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US corporate talk on climate change not matched by lobbying: Ceres

13 July 2021 Kevin Adler

The largest US corporations are talking the talk on climate change, but they are not bringing that message to lawmakers with sufficient urgency, according to a new report by nonprofit Ceres.

In a review of the statements and lobbying actions of 96 major US companies in the S&P 100, Ceres reported on 13 July that 76% of them have "publicly affirmed the science of climate change." However, only 40% of the companies have engaged directly with lawmakers on the importance of using science-based policies to strive to reduce climate change, Ceres said in its report, "Practicing Responsible Policy Engagement."

Breakouts for four of the top 100 S&P companies were eliminated in the report due to consolidations and mergers.

Ceres found that 21% of the companies have lobbied against science-based climate policies, even as many of them have announced their own emissions reduction programs, meaning "… these companies demonstrate a troubling inconsistency, at a minimum, in their approach to climate change," Ceres said.

"Claiming credit for making operational climate change commitments while undermining the necessary policy measures to achieve those very commitments poses significant reputational and financial risks to companies," it warned.

Ceres defines science-based policy as actions that will help limit the global temperature rise to 1.5 degrees Celsius, compared with pre-industrial levels, per the Paris Agreement. These actions include decarbonization of electricity and transportation, rapid limits on methane emissions, and use of nature-based climate solutions.

Building on the 'Blueprint'

In 2020, Ceres published the "Blueprint for Responsible Policy Engagement on Climate Risk," and this latest report analyzes the 96 publicly traded companies according to those principles. In brief, the blueprint directs companies to:

  • Assess the impact of climate change on the company, including how its lobbying and political donations can mitigate or exacerbate those risks;
  • Include climate policy across all corporate decisions about lobbying and policy engagement; and
  • Align direct and indirect lobbying with science-based climate policies, including actively lobbying in their favor, both with political leaders and within trade groups.

Overall, Ceres termed corporate support of science-based climate policy to be "weak," but it did credit companies such as Capital One, PepsiCo, and Visa for calling on Congress in 2020 to act in a "climate-smart" way when spending COVID-19 recovery funds.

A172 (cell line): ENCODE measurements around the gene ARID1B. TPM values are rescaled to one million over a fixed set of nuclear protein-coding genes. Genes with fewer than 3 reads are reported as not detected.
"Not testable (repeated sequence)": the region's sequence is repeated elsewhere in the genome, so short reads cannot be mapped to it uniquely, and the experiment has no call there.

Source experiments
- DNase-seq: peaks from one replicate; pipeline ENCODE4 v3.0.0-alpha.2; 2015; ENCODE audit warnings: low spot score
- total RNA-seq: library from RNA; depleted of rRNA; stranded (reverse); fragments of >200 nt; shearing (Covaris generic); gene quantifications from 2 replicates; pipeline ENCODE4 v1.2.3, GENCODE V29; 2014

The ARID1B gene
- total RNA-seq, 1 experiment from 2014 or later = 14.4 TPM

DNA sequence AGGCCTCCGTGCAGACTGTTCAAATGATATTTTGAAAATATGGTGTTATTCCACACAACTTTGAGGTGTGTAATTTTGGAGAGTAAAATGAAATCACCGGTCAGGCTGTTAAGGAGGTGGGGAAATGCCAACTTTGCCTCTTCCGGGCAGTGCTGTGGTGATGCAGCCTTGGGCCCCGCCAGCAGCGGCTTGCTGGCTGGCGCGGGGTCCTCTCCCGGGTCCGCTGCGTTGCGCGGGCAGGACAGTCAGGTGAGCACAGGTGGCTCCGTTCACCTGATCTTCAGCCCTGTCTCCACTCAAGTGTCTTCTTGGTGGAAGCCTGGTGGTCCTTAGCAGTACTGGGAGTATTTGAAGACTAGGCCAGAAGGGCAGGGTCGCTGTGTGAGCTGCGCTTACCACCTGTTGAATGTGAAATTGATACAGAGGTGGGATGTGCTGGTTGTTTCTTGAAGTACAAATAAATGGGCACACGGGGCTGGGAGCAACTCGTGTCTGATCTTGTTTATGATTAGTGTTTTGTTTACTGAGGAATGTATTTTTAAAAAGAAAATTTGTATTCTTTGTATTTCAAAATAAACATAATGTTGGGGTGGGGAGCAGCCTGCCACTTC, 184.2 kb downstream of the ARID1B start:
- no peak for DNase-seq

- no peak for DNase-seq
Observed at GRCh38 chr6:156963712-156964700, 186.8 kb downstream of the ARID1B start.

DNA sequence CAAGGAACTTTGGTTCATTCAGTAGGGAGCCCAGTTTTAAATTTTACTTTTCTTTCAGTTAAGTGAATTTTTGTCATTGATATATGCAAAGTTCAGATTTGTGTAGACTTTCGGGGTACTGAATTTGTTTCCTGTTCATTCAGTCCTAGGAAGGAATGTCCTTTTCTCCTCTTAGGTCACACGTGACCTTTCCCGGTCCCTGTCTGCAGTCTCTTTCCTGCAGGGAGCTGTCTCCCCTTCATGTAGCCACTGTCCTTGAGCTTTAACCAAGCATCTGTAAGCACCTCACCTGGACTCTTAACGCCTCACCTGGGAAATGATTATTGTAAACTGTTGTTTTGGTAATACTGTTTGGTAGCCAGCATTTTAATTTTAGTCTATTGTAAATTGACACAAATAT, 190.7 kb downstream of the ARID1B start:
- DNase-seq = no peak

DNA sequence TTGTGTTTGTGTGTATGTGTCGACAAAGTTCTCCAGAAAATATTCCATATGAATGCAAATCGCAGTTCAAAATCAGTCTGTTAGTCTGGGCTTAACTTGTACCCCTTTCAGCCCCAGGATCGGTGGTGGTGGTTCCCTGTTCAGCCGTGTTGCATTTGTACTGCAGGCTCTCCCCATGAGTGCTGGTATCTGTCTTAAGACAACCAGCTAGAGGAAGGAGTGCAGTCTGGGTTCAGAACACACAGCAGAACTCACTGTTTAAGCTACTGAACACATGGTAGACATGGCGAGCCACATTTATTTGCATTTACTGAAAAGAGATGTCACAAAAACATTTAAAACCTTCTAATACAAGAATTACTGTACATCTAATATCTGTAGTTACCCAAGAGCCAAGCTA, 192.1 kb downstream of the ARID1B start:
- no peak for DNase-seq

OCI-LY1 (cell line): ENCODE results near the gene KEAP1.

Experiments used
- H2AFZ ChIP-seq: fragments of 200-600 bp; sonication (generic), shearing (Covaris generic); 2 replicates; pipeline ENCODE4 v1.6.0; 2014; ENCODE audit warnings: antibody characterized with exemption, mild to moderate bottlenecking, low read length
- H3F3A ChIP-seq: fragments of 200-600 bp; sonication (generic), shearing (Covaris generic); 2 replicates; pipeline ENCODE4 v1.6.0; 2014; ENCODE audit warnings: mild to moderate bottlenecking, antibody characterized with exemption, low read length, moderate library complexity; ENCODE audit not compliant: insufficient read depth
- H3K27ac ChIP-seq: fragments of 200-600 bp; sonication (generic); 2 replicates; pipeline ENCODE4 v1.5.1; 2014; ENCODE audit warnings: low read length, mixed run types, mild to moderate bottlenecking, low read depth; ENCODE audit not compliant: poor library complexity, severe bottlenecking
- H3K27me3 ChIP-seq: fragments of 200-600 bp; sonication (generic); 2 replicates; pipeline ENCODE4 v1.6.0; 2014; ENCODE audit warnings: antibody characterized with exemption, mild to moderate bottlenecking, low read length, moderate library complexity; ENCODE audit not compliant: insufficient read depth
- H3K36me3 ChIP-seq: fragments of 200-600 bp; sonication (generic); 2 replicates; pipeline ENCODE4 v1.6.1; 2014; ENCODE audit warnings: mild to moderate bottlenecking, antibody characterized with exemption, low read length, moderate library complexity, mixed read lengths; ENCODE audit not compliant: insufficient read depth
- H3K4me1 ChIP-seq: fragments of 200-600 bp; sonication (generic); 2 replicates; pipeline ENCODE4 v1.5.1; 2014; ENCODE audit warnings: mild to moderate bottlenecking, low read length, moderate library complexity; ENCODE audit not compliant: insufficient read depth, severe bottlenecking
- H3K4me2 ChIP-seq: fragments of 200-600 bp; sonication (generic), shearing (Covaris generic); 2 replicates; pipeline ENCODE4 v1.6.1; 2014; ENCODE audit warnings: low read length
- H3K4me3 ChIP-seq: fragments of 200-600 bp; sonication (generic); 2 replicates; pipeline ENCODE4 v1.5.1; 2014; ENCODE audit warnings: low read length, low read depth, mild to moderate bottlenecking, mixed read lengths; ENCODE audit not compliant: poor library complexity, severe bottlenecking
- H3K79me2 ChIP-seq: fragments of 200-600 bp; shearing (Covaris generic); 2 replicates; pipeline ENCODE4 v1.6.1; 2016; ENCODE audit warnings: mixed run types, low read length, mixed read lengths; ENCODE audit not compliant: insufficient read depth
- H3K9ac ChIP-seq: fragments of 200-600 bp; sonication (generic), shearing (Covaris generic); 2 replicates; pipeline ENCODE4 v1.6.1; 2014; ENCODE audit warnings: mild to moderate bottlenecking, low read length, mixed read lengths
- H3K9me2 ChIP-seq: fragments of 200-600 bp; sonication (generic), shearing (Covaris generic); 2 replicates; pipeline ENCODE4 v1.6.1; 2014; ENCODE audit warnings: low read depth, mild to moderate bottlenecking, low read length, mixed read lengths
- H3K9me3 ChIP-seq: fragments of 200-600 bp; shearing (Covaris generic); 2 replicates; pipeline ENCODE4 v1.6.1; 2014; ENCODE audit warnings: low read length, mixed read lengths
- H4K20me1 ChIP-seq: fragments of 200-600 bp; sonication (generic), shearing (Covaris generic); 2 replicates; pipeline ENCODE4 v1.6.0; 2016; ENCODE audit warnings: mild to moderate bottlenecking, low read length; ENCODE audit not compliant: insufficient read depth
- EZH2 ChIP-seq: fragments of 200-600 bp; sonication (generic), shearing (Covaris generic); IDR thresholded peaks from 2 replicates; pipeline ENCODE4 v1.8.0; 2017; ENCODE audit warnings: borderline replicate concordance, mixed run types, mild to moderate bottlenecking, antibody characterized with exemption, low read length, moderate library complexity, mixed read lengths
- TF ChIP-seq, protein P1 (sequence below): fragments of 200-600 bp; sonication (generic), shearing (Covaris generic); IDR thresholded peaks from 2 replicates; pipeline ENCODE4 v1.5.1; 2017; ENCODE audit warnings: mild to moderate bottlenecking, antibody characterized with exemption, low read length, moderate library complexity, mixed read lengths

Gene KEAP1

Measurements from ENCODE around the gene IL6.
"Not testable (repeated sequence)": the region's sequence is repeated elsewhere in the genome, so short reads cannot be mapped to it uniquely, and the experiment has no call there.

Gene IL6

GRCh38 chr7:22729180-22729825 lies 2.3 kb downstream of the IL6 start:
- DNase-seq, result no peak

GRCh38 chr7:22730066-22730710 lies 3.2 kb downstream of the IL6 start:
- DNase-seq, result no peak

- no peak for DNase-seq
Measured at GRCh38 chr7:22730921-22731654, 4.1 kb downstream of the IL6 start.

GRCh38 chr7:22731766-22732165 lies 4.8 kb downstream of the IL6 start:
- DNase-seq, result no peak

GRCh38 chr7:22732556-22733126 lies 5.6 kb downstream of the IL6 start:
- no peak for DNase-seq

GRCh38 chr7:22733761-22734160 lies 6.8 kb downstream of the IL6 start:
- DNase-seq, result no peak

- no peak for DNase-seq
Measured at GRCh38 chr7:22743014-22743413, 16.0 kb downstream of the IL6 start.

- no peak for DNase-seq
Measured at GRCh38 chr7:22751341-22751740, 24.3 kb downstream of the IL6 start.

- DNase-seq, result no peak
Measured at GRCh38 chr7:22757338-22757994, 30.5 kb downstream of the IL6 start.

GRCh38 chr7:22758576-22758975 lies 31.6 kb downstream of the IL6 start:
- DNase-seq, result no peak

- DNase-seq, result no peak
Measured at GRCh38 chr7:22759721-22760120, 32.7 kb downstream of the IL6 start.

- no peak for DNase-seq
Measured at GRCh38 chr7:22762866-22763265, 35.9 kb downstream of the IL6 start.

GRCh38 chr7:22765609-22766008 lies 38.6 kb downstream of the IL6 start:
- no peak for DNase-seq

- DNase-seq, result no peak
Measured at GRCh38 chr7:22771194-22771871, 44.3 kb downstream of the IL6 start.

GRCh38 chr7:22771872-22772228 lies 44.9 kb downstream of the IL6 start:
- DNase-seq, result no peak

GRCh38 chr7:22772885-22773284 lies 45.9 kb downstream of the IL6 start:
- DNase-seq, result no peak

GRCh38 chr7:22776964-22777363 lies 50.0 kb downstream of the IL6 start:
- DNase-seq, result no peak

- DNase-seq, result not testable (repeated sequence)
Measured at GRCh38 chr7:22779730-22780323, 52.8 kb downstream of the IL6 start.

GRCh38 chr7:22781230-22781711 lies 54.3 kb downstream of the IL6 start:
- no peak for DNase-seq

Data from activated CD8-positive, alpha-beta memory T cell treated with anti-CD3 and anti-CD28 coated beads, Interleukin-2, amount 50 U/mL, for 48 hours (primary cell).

At the state and regional lobbying level, Ceres said biotech firm Biogen, nutrition and health sciences company DSM North America, and real estate developer JLL have strongly supported decarbonization of key sectors of the economy, such as transportation. And it said that a few companies with major operations in Arizona (Google, Microsoft, Salesforce, and packaging and aerospace company Ball Corp.) came out in the legislative session this year for stronger clean energy standards.

Promises, promises, promises

However, Ceres pointed out that for some companies, climate commitments begin and end with promises—and even those promises are undermined by the limited information being shared by the corporate giants. As an example, it said that 46% of the companies it studied acknowledged in financial filings they were affected by both the physical and transition risks of climate change. Another 28% disclosed one or the other form of risk, but not both. But 26% do not acknowledge either form of risk as "material" in financial reports such as 10-K filings with the US Securities and Exchange Commission (SEC).

Since taking office in January, US President Joe Biden has issued executive orders and appointed government agency leaders who started rulemakings that could significantly increase disclosure requirements. For example, the SEC this spring opened a rulemaking on a possible expansion of rules for how companies must disclose climate change risk in financial statements. In March, the SEC denied requests by two oil companies to omit shareholder resolution votes requiring the companies to set specific GHG reduction targets, and in April the SEC warned companies about making potentially misleading green investment claims, updating 2010 guidance.

The Ceres report also contrasted the actions and statements of large industry trade groups with the messages coming out of the White House under Biden. Ceres said trade groups have undermined some of Biden's programs to reduce emissions this decade and to ramp up US investments in clean energy.

As one example, Ceres called out the American Petroleum Institute for posting social media ads claiming that Biden's halt on new oil and natural gas leases will lead to "hundreds of thousands of job losses and billions of losses in government revenues."

Also, Ceres criticized the US Chamber of Commerce for stating that it supports Biden's announcement of a new goal of a 52-55% GHG emissions reduction by 2030 from a 1990 baseline, while at the same time saying coal-fired power plants should be part of the US and global energy mix. Basically, it argued, the Chamber is placing its bet on carbon capture, use, and storage technologies to keep coal, oil, and natural gas viable in a net-zero world, and Ceres said it is bringing that message to Congress.